Lucerne Valley Museum & History Assn.
Get The book
The Long-Awaited 2nd Addition of Lucerne Valleys History Book Is Now Available
Help Set The "Stage" For History
The Lucerne Valley Museum Association strives to light that spark once more and truly bring history to life.
By making the museum a social hub for the residents of Lucerne Valley,
The Lucerne Valley Museum was originally a satellite of the San Bernardino County Museum. We received our charter on May 8, 1965, under the leadership of President Frances Hanken. Years following, Orville Greene was elected president on June 15, 1983. Meetings were moved to the LV Community Center in November of that year. Greene increased membership with presentations, field trips, and potluck dinners, growing to over 250 by December of 1989.
During Orville’s tenure, we separated from SB County Museum and became a separate entity in April of 1985. Greene acquired the showcases, displays and helped established the current Outdoor Display. Charles Rader became president and curator for over 20 years, leading the association to upgrade the walking tours, promote more donations, and work with local civic groups.
From 2010 to 2017, our president was Barbara “Rusty” LaGrange, who continues developing museum networking, a facelift for the outdoor space, and promoting interactive children’s Discovery Stations, themed buildings, and our Evening Desert Series. Louis Kannenberg, a past president, made strides in document storage and building displays, promoted more Evening Desert Series presentations and increased membership.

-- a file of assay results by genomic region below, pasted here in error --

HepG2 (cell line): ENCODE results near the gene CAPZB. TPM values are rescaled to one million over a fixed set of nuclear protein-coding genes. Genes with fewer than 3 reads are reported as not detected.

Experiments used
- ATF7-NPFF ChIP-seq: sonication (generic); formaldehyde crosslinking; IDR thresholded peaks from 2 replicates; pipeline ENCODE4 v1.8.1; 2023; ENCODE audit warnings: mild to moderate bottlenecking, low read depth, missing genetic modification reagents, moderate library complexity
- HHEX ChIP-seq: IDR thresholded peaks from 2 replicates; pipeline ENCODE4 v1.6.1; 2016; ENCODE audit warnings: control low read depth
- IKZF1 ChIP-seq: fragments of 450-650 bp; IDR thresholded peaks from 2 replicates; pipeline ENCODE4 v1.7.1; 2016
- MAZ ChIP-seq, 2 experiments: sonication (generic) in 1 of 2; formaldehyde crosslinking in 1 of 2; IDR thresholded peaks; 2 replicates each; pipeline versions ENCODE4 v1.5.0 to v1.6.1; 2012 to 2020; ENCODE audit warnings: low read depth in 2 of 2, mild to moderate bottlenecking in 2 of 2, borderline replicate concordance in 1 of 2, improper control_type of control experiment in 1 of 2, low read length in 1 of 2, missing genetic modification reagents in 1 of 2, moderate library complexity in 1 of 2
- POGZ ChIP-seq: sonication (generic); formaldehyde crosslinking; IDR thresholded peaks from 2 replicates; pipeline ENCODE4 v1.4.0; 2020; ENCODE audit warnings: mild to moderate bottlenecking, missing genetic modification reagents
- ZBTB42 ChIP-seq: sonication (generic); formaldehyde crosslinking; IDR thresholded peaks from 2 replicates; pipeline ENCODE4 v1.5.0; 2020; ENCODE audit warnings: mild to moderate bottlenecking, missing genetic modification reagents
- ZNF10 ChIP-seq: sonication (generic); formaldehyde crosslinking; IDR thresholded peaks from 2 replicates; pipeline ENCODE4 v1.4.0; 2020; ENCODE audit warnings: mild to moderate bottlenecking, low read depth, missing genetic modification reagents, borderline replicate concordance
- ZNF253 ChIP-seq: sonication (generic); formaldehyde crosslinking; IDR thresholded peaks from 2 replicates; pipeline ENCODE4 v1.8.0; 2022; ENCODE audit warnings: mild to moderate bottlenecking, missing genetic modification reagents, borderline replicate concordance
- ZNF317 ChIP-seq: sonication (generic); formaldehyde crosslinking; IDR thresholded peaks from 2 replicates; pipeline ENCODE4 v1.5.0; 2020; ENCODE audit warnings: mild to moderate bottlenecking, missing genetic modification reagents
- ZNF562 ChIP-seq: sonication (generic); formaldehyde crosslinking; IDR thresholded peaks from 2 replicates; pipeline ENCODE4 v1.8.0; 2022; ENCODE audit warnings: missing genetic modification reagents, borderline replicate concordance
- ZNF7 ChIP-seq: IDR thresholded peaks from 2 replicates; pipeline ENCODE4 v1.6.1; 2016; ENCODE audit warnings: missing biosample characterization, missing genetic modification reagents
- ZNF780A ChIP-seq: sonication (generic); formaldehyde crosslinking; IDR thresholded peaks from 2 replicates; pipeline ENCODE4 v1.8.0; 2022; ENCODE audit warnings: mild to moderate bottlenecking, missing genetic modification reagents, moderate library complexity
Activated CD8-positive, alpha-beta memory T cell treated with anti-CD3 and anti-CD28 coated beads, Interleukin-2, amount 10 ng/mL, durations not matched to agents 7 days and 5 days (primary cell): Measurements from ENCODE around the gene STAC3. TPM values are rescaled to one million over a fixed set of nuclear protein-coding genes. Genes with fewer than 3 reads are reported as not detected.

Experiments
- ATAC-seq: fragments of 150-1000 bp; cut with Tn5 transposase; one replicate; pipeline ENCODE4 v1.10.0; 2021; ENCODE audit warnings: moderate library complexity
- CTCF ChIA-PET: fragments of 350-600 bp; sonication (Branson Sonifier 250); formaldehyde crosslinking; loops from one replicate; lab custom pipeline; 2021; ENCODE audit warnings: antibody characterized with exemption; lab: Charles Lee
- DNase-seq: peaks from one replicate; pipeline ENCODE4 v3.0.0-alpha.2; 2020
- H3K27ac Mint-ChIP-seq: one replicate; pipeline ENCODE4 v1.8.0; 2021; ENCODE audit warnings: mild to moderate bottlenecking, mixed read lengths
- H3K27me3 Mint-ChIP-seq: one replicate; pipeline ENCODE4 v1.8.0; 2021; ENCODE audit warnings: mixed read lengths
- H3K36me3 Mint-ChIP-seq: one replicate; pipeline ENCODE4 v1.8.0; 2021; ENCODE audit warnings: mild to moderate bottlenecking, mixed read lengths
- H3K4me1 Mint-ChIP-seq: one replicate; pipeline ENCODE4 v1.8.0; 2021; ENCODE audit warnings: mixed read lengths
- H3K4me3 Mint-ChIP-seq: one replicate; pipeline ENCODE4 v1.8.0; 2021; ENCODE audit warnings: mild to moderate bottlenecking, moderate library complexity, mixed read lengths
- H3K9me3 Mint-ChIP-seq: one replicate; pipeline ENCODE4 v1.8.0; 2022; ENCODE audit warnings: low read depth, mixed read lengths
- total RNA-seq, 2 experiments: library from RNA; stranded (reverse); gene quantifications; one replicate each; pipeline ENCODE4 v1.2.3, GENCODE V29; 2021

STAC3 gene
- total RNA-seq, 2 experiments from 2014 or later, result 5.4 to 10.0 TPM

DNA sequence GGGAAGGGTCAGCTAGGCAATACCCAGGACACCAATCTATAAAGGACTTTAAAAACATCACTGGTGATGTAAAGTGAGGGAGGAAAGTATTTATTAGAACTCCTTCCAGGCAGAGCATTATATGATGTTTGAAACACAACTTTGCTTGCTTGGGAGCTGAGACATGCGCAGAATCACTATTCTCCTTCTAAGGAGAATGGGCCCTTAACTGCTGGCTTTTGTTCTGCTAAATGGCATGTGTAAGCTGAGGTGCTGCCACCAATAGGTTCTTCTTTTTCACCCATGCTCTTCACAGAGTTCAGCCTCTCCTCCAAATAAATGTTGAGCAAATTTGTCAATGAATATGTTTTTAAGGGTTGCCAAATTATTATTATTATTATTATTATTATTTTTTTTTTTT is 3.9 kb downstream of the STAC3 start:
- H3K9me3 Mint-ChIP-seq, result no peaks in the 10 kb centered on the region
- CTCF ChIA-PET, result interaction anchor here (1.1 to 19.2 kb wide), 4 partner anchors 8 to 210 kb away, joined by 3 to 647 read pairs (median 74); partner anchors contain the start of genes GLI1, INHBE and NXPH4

Our current president, Chelsea J. LaGrange, brings a more youthful focus on interpretative displays, Kids’ Krafts during our First Saturdays Open Tours, Final Fridays events, younger memberships, and helped recruit more Board members to meet our future goals and establish an active calendar.
History of The Logo
Its not just a logo is a symbolizes so much more...
Our logo, the plow & the wagon wheel, signify the agricultural and mining influences of the Crossroads of the High Desert.
Memories, of how we have grown and survived, live within the first plowed fields, the first wagons, the first pioneers who made Lucerne Valley their home. Now we continue seeking ways to help maintain and preserve our symbols of living heritage. The Lucerne Valley Museum & History Association works hard to keep these old-time treasures safe. We strive to expand our collection, to share our valley’s cultural and history with our school children and their families. Our association will continue fostering research and education, to create and maintain collections of art, archaeology, ethnology, history, and science; and, to preserve the relics and records of our pioneer days; and, to further a better understanding of the sciences and the arts.